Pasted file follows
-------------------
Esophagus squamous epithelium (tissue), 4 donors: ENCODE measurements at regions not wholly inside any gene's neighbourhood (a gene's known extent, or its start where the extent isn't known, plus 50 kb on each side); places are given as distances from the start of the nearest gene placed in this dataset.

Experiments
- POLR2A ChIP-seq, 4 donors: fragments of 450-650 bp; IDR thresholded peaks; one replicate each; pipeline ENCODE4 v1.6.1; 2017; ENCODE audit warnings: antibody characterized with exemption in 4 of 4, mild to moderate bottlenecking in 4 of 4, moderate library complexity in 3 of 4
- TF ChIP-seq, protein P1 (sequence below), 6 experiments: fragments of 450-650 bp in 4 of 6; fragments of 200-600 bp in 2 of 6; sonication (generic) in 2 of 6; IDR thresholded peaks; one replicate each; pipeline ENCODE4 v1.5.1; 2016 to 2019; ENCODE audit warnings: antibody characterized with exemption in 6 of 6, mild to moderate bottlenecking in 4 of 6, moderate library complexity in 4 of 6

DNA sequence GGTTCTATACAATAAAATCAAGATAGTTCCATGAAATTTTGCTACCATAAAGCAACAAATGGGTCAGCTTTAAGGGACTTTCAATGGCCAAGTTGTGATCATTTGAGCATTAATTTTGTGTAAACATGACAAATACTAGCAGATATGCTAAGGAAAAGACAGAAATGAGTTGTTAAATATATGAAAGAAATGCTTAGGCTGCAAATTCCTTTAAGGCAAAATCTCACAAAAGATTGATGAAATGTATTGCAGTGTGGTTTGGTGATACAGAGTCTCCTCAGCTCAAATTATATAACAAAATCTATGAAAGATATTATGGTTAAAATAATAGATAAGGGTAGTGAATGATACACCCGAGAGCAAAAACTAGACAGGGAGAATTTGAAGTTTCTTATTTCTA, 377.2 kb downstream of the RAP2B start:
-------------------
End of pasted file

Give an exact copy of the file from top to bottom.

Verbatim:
Esophagus squamous epithelium (tissue), 4 donors: ENCODE measurements at regions not wholly inside any gene's neighbourhood (a gene's known extent, or its start where the extent isn't known, plus 50 kb on each side); places are given as distances from the start of the nearest gene placed in this dataset.

Experiments
- POLR2A ChIP-seq, 4 donors: fragments of 450-650 bp; IDR thresholded peaks; one replicate each; pipeline ENCODE4 v1.6.1; 2017; ENCODE audit warnings: antibody characterized with exemption in 4 of 4, mild to moderate bottlenecking in 4 of 4, moderate library complexity in 3 of 4
- TF ChIP-seq, protein P1 (sequence below), 6 experiments: fragments of 450-650 bp in 4 of 6; fragments of 200-600 bp in 2 of 6; sonication (generic) in 2 of 6; IDR thresholded peaks; one replicate each; pipeline ENCODE4 v1.5.1; 2016 to 2019; ENCODE audit warnings: antibody characterized with exemption in 6 of 6, mild to moderate bottlenecking in 4 of 6, moderate library complexity in 4 of 6

DNA sequence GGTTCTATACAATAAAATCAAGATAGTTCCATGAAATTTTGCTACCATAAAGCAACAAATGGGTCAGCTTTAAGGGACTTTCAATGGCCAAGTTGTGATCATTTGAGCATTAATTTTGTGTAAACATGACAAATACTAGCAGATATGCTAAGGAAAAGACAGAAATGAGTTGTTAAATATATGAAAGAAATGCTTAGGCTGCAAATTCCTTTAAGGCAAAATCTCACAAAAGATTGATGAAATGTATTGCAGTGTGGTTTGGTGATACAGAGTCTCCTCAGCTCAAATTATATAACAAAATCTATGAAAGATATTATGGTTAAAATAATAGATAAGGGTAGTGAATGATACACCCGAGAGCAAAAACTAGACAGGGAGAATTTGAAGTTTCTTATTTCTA, 377.2 kb downstream of the RAP2B start: